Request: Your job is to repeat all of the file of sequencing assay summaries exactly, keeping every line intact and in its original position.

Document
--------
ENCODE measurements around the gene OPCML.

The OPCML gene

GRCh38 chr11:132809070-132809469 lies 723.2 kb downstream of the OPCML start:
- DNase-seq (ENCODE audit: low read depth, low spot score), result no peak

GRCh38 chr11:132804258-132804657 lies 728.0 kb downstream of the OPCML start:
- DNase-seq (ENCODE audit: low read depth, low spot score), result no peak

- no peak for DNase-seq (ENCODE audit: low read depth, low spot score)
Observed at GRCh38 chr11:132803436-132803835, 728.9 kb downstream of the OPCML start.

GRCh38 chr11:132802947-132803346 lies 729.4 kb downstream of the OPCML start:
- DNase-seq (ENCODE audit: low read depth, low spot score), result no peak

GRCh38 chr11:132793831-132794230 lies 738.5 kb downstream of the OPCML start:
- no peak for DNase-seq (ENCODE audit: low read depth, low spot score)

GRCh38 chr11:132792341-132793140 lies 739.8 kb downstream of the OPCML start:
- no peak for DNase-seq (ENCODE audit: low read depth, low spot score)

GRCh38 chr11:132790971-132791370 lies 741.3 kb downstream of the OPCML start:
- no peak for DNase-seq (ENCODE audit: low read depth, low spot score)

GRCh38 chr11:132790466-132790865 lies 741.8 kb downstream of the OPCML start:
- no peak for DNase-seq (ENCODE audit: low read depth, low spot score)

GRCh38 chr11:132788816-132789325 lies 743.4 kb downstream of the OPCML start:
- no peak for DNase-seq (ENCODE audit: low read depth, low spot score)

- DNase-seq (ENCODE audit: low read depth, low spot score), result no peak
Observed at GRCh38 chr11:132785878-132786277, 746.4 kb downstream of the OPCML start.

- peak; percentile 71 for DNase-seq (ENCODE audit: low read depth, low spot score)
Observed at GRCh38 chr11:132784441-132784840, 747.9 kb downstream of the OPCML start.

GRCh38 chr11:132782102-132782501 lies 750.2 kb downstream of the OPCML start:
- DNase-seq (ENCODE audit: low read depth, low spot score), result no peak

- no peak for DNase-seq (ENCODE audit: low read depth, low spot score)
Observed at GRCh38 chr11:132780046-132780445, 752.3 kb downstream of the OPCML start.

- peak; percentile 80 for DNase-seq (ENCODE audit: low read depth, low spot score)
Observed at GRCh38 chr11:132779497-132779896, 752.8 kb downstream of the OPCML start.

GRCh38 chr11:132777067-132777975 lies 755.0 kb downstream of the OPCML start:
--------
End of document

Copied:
ENCODE measurements around the gene OPCML.

The OPCML gene

GRCh38 chr11:132809070-132809469 lies 723.2 kb downstream of the OPCML start:
- DNase-seq (ENCODE audit: low read depth, low spot score), result no peak

GRCh38 chr11:132804258-132804657 lies 728.0 kb downstream of the OPCML start:
- DNase-seq (ENCODE audit: low read depth, low spot score), result no peak

- no peak for DNase-seq (ENCODE audit: low read depth, low spot score)
Observed at GRCh38 chr11:132803436-132803835, 728.9 kb downstream of the OPCML start.

GRCh38 chr11:132802947-132803346 lies 729.4 kb downstream of the OPCML start:
- DNase-seq (ENCODE audit: low read depth, low spot score), result no peak

GRCh38 chr11:132793831-132794230 lies 738.5 kb downstream of the OPCML start:
- no peak for DNase-seq (ENCODE audit: low read depth, low spot score)

GRCh38 chr11:132792341-132793140 lies 739.8 kb downstream of the OPCML start:
- no peak for DNase-seq (ENCODE audit: low read depth, low spot score)

GRCh38 chr11:132790971-132791370 lies 741.3 kb downstream of the OPCML start:
- no peak for DNase-seq (ENCODE audit: low read depth, low spot score)

GRCh38 chr11:132790466-132790865 lies 741.8 kb downstream of the OPCML start:
- no peak for DNase-seq (ENCODE audit: low read depth, low spot score)

GRCh38 chr11:132788816-132789325 lies 743.4 kb downstream of the OPCML start:
- no peak for DNase-seq (ENCODE audit: low read depth, low spot score)

- DNase-seq (ENCODE audit: low read depth, low spot score), result no peak
Observed at GRCh38 chr11:132785878-132786277, 746.4 kb downstream of the OPCML start.

- peak; percentile 71 for DNase-seq (ENCODE audit: low read depth, low spot score)
Observed at GRCh38 chr11:132784441-132784840, 747.9 kb downstream of the OPCML start.

GRCh38 chr11:132782102-132782501 lies 750.2 kb downstream of the OPCML start:
- DNase-seq (ENCODE audit: low read depth, low spot score), result no peak

- no peak for DNase-seq (ENCODE audit: low read depth, low spot score)
Observed at GRCh38 chr11:132780046-132780445, 752.3 kb downstream of the OPCML start.

- peak; percentile 80 for DNase-seq (ENCODE audit: low read depth, low spot score)
Observed at GRCh38 chr11:132779497-132779896, 752.8 kb downstream of the OPCML start.

GRCh38 chr11:132777067-132777975 lies 755.0 kb downstream of the OPCML start: